Newly colorized photographs from the 1963 March on Washington show the historic day in a new light.
One hundred years ago today — August 26, 1920 — Secretary of State Bainbridge Colby certified that the 19th Amendment had become a part of the U.S. Constitution. It didn’t bring the right to vote to most women of color, though.
In 1619, German astronomer Johannes Kepler wrote “Harmonices Mundi” (“Harmony of the Worlds”), a book that tried to understand the mystery of the polyhedral designs of viruses. Four centuries later, the same designs are seen in the building blocks of COVID-19. The Library has copies of Kepler’s work in the Rare Books and Special Collections Division.
The 2020 National Book Festival will be entirely online this year due to the COVID-19 pandemic. Two of the Library’s Junior Fellows worked in the Signature Programs Office this summer to put previous events online, too.
The “double war” of World War II — segregated units fought fascism abroad and discrimination at home.
Reference librarian Talia Guzman-Gonzalez helps connect patrons with the resources they need.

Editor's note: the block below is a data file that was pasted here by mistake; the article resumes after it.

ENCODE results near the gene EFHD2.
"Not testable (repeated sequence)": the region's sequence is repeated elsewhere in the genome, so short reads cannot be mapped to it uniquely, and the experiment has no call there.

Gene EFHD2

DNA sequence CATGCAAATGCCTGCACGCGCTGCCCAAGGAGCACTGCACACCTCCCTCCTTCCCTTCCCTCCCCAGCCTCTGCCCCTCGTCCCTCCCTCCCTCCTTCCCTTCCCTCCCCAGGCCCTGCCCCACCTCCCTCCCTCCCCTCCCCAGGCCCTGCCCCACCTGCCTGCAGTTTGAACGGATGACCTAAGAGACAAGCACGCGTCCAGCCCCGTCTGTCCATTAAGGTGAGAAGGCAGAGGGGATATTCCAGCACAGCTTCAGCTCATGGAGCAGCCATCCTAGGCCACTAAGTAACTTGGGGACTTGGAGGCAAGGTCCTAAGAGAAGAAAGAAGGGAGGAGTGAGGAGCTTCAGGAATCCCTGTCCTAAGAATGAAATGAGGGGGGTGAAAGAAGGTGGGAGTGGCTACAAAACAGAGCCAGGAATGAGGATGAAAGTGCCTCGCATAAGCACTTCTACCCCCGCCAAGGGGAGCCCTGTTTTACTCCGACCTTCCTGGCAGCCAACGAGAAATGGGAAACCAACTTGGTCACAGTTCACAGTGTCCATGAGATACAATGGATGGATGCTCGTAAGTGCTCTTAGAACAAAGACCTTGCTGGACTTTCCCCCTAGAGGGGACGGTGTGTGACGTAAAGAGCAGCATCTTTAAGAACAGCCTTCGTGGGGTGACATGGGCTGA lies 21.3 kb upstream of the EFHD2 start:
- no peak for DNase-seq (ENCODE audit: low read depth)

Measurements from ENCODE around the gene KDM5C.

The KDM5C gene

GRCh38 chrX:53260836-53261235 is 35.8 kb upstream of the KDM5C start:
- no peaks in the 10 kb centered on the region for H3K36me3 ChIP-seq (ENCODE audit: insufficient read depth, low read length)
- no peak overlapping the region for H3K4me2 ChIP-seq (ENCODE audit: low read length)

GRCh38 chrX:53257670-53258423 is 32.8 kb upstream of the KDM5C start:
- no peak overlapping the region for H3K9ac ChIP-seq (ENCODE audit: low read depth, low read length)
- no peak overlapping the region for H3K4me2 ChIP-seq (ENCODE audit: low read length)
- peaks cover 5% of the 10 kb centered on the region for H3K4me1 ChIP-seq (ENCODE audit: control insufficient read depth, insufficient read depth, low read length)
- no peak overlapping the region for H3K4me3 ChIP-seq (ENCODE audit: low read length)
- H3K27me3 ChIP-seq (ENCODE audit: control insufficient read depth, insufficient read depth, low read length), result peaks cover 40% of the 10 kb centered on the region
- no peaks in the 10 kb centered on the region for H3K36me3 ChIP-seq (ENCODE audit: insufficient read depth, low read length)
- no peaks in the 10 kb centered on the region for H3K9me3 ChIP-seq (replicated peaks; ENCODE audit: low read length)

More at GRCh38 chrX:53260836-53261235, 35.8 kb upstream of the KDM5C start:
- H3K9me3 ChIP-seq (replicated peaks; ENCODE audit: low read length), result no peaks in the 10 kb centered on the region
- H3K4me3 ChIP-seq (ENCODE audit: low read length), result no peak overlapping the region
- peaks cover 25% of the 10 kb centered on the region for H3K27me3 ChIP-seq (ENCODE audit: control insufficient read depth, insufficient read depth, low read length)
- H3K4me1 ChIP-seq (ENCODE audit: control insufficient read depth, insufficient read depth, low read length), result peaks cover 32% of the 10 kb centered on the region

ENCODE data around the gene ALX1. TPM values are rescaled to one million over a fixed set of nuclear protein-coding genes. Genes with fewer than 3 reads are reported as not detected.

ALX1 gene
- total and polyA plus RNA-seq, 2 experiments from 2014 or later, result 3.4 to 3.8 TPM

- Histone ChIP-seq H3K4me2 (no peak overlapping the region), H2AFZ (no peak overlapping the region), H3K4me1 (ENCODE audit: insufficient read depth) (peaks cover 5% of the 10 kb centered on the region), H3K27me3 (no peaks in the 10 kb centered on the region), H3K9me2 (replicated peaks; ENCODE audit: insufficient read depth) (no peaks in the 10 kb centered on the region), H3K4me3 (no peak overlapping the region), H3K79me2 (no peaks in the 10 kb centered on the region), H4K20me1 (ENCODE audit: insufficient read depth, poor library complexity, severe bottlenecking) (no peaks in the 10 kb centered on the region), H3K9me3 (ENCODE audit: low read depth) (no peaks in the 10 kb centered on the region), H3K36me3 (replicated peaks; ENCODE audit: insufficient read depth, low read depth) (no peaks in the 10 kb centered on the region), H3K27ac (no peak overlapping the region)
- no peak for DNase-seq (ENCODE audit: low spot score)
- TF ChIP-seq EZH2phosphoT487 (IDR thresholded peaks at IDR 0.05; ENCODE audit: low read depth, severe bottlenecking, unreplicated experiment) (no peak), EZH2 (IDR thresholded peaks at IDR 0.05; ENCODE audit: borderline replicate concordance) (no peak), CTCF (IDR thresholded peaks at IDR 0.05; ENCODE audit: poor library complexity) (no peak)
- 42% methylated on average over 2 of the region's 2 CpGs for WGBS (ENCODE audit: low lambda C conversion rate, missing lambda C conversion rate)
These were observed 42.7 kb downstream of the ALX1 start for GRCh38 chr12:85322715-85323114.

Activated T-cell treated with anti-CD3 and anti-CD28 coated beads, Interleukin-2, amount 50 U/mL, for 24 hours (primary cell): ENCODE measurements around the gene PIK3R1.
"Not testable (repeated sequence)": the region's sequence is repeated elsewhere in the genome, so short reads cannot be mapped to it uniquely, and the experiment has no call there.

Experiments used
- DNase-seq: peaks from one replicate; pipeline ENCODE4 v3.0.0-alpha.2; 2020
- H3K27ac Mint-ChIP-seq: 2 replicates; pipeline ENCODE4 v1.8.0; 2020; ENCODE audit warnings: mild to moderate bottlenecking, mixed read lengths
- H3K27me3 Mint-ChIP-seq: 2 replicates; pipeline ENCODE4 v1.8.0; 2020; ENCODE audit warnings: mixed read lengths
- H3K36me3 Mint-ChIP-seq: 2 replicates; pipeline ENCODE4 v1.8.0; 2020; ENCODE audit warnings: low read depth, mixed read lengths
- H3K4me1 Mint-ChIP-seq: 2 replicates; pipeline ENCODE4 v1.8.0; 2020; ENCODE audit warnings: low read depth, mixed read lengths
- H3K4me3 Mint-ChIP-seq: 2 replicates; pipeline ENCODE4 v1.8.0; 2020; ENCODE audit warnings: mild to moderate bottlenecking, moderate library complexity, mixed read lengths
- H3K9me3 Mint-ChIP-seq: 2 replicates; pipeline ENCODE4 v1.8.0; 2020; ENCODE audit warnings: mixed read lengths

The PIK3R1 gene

Nearly 50,000 title pages that accompanied copyright registrations dating back to the foundation of the country are now online for the first time, featuring works by some of the nation’s most famous authors.
The Allen Neuharth Papers in the Library’s Manuscript Division provide an inside look at a changing industry, the rise of the only national newspaper established after World War II and the thoughts, practices and endeavors of a media mogul who helped defined the age.
Our Mystery Photo Contest has another mystery solved, this time with connections to classic Hollywood.
Haruo Shimizu survived the atomic bombing of Hiroshima and gave a harrowing narrative of that day to Bill Floyd, an American soldier stationed in post-war Japan. Floyd’s family recently donated his papers, including the manuscript, to the Library.